22 In Beijing For Richards?
O'Dayne Richards is already the finest shot-putter in Jamaica's history. Richards, however, isn't resting on his hard-won laurels. He has his eye on Beijing, the upcoming World Championships and the 22-metre line.
The stocky MVP putter produced a second-round national record throw of 21.69 metres to win Jamaica's first gold medal at the recent Pan American Games. That mirrored his win last year at the Commonwealth Games, where he took charge of the national record with a distance of 21.62. Even though no Jamaican had ever won shot put gold in either the Pan-Am or Commonwealth Games before, Richards has his aim on Beijing. "The goal is to throw 22 in the final in the World Championships in Beijing," he asserted calmly.
Those firsts don't occupy his mind too much. "It does feel good but I'm not too concerned about the history," he explained. "I believe that other people will come up and do great," he predicted.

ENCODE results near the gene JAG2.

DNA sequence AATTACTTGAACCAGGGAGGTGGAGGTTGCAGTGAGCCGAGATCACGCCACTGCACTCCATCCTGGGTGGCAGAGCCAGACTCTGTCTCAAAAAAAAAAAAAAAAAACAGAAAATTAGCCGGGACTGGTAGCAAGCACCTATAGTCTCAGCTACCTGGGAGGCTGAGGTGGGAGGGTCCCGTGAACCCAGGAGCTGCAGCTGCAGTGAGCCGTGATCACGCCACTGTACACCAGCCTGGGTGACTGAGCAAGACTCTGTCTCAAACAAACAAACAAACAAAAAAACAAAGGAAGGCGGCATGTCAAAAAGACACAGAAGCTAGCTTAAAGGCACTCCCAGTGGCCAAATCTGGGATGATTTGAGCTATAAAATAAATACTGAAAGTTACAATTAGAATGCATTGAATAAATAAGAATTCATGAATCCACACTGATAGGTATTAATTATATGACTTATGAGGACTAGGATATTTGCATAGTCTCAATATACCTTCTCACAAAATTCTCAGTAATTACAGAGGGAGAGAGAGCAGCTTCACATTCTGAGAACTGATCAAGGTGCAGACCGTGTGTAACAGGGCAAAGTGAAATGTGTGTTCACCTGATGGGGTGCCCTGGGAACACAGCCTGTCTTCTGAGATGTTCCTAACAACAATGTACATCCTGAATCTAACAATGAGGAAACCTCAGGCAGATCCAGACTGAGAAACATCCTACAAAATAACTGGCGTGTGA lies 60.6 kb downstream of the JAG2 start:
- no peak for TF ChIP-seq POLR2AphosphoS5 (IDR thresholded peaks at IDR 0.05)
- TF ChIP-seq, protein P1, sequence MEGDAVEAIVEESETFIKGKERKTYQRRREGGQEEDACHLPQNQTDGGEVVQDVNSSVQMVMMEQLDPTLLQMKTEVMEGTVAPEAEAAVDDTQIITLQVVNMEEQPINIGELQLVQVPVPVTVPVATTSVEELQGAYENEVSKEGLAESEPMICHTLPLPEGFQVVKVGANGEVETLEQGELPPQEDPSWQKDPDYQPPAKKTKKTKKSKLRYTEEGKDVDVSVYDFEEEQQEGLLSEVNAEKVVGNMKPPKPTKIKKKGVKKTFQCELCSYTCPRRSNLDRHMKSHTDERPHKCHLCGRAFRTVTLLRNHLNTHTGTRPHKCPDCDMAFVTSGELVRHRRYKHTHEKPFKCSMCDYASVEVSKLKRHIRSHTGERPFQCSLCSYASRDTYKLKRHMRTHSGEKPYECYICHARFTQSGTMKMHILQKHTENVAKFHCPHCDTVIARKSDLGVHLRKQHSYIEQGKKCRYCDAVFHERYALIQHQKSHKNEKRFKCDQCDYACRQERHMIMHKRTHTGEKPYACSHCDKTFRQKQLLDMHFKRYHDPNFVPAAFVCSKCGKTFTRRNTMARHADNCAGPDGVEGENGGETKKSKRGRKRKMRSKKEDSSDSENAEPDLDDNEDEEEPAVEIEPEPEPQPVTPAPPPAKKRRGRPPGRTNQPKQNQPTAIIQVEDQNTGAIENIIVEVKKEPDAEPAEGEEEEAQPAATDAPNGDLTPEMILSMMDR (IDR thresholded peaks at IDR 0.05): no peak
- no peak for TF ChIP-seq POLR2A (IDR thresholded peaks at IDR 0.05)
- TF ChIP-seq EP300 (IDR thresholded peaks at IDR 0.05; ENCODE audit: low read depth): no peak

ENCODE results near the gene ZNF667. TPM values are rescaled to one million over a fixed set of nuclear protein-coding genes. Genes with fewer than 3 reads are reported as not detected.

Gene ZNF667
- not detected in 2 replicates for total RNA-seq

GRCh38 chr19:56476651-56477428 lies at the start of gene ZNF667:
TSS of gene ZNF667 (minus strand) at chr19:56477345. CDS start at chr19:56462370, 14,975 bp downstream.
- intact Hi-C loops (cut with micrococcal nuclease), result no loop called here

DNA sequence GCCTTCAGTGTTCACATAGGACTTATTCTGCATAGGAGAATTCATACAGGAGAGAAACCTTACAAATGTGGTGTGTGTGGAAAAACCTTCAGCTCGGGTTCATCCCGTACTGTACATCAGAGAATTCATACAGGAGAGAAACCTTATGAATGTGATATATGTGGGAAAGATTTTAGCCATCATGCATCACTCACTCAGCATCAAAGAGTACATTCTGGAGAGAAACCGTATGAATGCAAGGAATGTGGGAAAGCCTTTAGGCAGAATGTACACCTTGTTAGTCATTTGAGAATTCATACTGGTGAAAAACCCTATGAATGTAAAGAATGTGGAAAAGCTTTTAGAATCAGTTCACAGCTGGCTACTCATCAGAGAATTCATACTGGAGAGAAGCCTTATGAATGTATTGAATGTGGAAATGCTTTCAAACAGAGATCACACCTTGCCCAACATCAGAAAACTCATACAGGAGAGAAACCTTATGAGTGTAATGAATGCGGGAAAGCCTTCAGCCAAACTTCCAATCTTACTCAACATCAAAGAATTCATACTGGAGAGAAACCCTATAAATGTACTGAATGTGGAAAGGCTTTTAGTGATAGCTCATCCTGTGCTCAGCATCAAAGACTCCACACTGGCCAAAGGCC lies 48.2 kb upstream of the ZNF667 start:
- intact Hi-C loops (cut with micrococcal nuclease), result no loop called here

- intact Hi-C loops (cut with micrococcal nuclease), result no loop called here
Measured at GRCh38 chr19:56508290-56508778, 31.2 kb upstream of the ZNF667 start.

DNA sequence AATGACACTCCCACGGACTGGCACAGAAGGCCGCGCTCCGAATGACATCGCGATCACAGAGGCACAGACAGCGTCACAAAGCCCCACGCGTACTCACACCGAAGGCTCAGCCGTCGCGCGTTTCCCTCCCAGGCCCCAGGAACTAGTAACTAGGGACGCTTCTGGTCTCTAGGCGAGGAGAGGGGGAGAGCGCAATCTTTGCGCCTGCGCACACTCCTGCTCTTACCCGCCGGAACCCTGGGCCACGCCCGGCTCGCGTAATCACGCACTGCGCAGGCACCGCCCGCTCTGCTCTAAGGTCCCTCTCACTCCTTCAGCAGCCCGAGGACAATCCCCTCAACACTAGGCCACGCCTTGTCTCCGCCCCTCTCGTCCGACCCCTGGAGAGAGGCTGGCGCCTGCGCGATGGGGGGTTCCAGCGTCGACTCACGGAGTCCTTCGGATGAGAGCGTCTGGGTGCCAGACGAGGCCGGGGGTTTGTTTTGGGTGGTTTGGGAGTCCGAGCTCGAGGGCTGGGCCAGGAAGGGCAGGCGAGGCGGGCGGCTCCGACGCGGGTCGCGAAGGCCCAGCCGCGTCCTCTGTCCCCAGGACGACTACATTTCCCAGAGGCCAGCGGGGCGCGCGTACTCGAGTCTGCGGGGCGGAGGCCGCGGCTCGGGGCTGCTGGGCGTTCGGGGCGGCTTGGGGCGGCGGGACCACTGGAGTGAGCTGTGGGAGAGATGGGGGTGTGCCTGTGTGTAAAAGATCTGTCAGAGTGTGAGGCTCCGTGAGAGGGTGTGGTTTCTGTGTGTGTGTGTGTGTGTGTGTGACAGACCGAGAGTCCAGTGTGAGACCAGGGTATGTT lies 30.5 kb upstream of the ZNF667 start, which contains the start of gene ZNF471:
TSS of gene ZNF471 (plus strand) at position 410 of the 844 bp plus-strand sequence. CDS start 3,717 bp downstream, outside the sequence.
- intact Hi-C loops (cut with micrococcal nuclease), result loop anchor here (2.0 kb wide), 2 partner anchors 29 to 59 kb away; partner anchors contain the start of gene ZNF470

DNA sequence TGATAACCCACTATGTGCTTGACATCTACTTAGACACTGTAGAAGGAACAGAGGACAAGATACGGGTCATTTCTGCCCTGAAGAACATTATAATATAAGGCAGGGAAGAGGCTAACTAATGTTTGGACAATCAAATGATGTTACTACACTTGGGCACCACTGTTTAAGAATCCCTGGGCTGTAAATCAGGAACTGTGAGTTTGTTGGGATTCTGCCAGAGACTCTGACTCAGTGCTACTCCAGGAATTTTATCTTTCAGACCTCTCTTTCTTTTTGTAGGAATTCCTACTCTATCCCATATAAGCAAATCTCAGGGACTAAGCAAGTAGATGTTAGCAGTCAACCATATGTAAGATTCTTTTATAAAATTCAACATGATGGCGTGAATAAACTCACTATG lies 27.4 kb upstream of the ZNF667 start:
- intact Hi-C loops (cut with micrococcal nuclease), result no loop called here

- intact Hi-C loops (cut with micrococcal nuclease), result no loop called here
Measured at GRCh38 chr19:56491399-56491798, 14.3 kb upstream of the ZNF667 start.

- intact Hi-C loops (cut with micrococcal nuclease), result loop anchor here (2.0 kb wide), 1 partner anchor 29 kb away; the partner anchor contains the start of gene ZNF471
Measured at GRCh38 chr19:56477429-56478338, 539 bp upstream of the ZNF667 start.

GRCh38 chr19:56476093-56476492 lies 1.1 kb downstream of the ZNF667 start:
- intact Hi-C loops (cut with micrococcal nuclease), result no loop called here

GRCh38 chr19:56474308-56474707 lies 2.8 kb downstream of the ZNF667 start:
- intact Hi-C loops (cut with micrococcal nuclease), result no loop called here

He eased off the gas at the Pan-Am Games after the big throw. "I'd thrown 21," he stated. "So the rest of the throws were safe throws to try and keep healthy," he said.
The St George's College and University of Technology graduate is looking forward to meeting world leader Joe Kovacs of the USA and reigning champion David Storl of Germany and the rest of the world's best in Beijing. "I expect them to come and do well, and I'd like to be one of those persons who compete well against them and possibly beat them," he hoped.
The 25-year-old had appeared to struggle early in the season but he and coach Linval Swaby were working on building strength. "After we achieved what we set out in the strength area," explained Swaby, "we started focusing back on throwing and he has been responding."
Kovacs, 22.56, and Storl, 22.20, are the only men with marks past 22 metres, but Richards is number three this season with his national record. Even so, he expects the American pair of former World Champions Christian Cantwell and Reese Hoffa to return to 22-metre territory in Beijing. "I'd just like to join that elite group of throwers who have gone over 22," he said quietly.
"That's my goal," he concluded, "and I believe it is possible to throw far enough to medal."